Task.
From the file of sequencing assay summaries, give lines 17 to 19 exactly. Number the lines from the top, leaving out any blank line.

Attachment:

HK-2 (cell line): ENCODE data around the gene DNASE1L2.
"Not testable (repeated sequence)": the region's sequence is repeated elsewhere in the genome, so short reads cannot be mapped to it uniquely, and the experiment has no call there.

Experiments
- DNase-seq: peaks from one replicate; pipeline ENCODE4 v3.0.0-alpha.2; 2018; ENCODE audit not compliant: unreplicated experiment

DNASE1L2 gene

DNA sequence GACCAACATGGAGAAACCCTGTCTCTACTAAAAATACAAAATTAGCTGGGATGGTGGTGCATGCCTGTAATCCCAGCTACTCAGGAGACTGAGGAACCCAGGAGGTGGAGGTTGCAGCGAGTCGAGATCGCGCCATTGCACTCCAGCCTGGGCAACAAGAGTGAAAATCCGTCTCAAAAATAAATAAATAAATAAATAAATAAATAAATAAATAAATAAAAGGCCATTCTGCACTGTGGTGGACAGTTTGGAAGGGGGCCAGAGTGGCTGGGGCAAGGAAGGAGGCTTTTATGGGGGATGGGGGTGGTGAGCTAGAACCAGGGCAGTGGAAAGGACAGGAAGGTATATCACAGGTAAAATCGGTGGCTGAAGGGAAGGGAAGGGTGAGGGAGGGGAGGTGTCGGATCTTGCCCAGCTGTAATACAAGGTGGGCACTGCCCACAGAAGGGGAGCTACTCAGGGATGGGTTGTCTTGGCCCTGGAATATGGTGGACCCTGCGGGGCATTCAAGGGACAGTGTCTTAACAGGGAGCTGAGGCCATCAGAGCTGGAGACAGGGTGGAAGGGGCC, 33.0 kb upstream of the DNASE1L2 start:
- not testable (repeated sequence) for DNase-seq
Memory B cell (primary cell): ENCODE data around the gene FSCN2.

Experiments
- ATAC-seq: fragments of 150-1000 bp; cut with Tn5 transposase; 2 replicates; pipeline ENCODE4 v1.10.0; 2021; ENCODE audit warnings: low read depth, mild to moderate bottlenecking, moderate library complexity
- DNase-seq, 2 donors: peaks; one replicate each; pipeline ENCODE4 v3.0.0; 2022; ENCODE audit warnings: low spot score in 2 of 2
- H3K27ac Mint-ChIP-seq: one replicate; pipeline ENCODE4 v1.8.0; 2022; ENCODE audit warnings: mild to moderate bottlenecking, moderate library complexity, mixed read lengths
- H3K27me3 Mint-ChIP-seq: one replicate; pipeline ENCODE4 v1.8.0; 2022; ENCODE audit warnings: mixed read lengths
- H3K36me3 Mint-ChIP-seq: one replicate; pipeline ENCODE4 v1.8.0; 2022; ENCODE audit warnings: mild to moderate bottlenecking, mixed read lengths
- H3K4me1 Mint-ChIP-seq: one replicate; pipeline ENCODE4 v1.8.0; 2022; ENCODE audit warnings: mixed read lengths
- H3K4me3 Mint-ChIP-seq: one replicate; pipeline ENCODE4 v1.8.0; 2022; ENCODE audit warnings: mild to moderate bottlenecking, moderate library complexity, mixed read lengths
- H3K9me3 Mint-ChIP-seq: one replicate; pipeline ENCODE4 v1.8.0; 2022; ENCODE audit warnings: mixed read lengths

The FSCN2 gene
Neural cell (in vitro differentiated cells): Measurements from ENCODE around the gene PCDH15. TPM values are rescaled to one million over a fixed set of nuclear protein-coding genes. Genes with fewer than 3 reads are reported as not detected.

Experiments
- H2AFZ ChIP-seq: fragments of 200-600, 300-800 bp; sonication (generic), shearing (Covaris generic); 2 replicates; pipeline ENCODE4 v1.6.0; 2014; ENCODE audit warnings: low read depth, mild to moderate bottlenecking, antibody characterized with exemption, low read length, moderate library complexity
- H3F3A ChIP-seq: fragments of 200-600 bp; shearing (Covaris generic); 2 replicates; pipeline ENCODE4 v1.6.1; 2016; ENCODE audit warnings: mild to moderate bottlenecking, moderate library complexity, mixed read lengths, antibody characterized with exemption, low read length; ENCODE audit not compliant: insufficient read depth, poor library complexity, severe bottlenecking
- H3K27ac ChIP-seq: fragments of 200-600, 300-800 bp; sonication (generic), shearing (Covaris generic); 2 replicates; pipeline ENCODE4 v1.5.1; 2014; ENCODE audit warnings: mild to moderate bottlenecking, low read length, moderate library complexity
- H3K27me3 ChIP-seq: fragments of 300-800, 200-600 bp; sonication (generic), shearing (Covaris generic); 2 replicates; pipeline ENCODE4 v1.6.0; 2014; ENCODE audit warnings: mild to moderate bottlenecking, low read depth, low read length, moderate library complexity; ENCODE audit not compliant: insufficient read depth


- H3K9me3 Mint-ChIP-seq: one replicate; pipeline ENCODE4 v1.8.0; 2022; ENCODE audit warnings: mixed read lengths

The FSCN2 gene
Neural cell (in vitro differentiated cells): Measurements from ENCODE around the gene PCDH15. TPM values are rescaled to one million over a fixed set of nuclear protein-coding genes. Genes with fewer than 3 reads are reported as not detected.